Blog posts tagged in Chapter Network

We're happy to share an update from the University of Manitoba Meal Exchange Chapter Coordinator, Abigail! 


 

Dear Friends and Colleagues at Meal Exchange,

We are happy to share the recent activities CFSG has been involved with at the University of Manitoba

Farmers' Market Visit

FarmersMarket

This June, in collaboration with the Office of Sustainability and UofM Students’ Union Community Garden, we were able to host a bike ride to St. Norbert Farmer’s Market. There are a variety of interesting and unique products sold at the market, but the best part about it is the opportunity to meet local farmers from Manitoba and learn about their efforts to maintain food sustainability.

 

 Umanitoba Food Website

Online Foodie Hub

We are also glad to share that CFSG is in the process of launching its official website by August 2015. We would like to thank other coordinators for sharing their experiences in website development with us. The purpose of our website will be to provide a central hub of information for students who want to learn more about sustainable food practices at the UofM. It will feature an about section, activities and events section, and a resources (including food venues, courses on food, food map, research, and nutrition/recipes) section." 

 

MXUofC

Meal Exchange student leaders from the University of Calgary’s annual Hunger Week brought many inspiring events to raise awareness for food security on campus and in their community. With the theme of “Feeding the Body, Mind, and Soul” in mind, events like workshops and panel discussions examined food’s role in all aspects of health. Jesse Stanich, Co-Coordinator at Meal Exchange Calgary took some time to speak with Tim Li, Meal Exchange Communications Volunteer, on their exciting week.

Tim: What were some of the highlights of Hunger Week?

Jesse: Some of the highlights were handing out of snack packs at the beginning of the week and our event called "Views from the Loft", where we discussed the interconnected and cultural considerations of food. The buzz created by the snack pack event is always a good starting point to the week as we handed out information regarding the other events. Students also got a chance to voice their opinions on current food issues.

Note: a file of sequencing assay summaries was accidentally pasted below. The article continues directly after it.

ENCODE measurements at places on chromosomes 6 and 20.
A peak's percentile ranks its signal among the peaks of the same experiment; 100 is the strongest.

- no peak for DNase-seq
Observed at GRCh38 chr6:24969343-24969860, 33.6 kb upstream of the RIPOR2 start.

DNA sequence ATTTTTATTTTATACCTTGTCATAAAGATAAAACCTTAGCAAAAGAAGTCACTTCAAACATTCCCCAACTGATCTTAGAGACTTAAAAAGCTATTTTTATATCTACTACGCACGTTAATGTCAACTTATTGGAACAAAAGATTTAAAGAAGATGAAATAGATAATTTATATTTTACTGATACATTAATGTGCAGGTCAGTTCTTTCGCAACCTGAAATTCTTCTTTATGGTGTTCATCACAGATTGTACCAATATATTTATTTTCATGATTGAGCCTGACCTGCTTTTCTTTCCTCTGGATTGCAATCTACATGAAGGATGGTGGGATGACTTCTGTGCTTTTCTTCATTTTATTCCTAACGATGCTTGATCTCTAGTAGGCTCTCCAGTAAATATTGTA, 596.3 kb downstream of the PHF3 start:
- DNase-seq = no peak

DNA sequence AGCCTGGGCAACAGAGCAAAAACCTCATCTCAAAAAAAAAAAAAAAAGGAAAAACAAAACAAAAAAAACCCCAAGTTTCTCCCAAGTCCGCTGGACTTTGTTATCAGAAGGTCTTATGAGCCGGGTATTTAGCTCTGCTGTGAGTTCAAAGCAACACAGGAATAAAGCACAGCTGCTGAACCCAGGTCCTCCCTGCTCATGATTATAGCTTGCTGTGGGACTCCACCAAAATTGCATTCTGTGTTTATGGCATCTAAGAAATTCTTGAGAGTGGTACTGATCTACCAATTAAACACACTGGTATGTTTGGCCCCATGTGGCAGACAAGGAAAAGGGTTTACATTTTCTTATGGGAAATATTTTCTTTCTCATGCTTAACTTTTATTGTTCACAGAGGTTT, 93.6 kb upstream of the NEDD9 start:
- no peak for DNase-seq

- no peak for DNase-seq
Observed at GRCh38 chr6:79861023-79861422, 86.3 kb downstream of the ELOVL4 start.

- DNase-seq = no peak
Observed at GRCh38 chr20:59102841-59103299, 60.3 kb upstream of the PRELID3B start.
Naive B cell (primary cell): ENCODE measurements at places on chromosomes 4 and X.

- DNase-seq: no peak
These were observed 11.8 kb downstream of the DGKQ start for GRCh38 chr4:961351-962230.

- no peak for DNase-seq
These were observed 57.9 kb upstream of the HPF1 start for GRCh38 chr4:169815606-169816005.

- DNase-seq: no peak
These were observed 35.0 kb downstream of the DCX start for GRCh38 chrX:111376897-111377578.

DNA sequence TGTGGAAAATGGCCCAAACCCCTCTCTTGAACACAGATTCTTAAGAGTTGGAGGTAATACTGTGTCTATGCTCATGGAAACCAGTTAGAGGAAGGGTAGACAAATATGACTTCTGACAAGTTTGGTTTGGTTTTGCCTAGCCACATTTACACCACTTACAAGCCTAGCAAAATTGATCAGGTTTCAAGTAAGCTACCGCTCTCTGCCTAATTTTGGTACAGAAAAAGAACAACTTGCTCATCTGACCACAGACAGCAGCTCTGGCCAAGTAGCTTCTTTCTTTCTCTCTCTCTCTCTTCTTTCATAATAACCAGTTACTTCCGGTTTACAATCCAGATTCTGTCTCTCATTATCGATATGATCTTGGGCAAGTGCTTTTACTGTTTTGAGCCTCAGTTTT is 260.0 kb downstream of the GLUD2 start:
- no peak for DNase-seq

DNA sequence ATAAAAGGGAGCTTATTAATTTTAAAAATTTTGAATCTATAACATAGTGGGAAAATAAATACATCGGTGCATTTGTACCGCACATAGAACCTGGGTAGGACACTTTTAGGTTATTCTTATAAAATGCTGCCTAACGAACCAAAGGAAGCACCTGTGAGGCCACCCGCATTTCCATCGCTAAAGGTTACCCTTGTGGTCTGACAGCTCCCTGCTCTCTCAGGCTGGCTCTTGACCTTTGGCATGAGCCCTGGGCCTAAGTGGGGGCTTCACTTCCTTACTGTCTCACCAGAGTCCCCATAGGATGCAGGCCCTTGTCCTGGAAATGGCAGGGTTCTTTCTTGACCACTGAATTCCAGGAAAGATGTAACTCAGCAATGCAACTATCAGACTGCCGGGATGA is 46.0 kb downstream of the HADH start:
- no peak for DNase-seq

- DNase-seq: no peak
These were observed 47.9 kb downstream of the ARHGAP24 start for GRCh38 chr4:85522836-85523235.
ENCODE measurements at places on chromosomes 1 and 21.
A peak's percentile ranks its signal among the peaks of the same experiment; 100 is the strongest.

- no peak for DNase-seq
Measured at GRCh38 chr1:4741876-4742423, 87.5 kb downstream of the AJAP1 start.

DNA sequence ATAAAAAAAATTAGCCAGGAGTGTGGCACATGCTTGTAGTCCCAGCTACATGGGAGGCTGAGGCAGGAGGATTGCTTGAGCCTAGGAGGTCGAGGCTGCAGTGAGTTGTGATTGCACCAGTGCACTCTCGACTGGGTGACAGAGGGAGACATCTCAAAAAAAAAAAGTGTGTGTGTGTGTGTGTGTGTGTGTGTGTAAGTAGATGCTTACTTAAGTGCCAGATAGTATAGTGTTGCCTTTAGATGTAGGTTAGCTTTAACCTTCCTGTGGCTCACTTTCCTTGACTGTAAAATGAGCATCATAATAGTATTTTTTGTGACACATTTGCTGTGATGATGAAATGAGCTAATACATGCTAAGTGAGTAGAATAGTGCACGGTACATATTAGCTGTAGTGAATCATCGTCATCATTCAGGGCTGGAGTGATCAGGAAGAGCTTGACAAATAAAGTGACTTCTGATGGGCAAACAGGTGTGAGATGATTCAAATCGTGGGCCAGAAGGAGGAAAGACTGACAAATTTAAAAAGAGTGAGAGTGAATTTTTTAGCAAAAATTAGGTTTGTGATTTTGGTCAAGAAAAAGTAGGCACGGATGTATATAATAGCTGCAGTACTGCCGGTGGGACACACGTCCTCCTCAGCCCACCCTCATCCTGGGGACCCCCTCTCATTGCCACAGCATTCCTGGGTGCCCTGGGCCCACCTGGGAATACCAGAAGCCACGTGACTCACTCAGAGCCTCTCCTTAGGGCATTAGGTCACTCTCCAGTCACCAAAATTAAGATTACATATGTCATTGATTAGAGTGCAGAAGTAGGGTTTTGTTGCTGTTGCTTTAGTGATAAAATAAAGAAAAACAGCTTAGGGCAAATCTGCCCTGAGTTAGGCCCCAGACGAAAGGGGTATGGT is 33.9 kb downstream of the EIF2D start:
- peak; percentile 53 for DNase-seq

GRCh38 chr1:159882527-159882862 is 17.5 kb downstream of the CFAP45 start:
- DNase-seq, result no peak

Tim: How did the students and faculty respond to and engage with the events?

Jesse: While there is room for improvement on the attendance frontier, I felt that individuals who attended the events got an excellent experience. Our staff at the Centre for Community-Engaged Learning and the Leadership and Student Engagement program were very engaged in the events and helped advertise them greatly.

Tim: What inspired this year's theme, “Feeding the Body, Mind and Soul” ?

Jesse: The Student Union Wellness Centre inspired much of our theme for this year. All events were shaped around their seven dimensions of wellness - physical, academic, mental, financial, social/cultural, environmental, and spiritual. Mental health is an increasingly important issue being raised on campus, and much of the inspiration for holistic wellness came from the desire to incorporate other aspects of wellness beyond the physical.

Tim: Could you tell me about the Hamper Project?

Jesse: The Hamper Project challenges 3 students to spend the week with different food restrictions to experience what it is like to have limited food access on campus. This year, 3 students ate exclusively halal, gluten/lactose free, or from the student food bank. It brought about a moment of realization for those who have little to no dietary restrictions. Being limited on campus in terms of food can be a large disadvantage in terms of diversity and availability of food in general. One of the biggest moments of the panel discussion in my opinion was when one of our biggest Halal advocates informed us that progress had been stopped in terms of bringing a larger diversity of Halal food to our Campus. This showed how even awareness and advocacy is sometimes not enough to bring about change; we need more real solutions to these problems if they have been raised.

Read more on the Hamper Project student experience here

Interested in starting a hunger week initiative on you campus? Contact your local Meal Exchange chapter or This email address is being protected from spambots. You need JavaScript enabled to view it.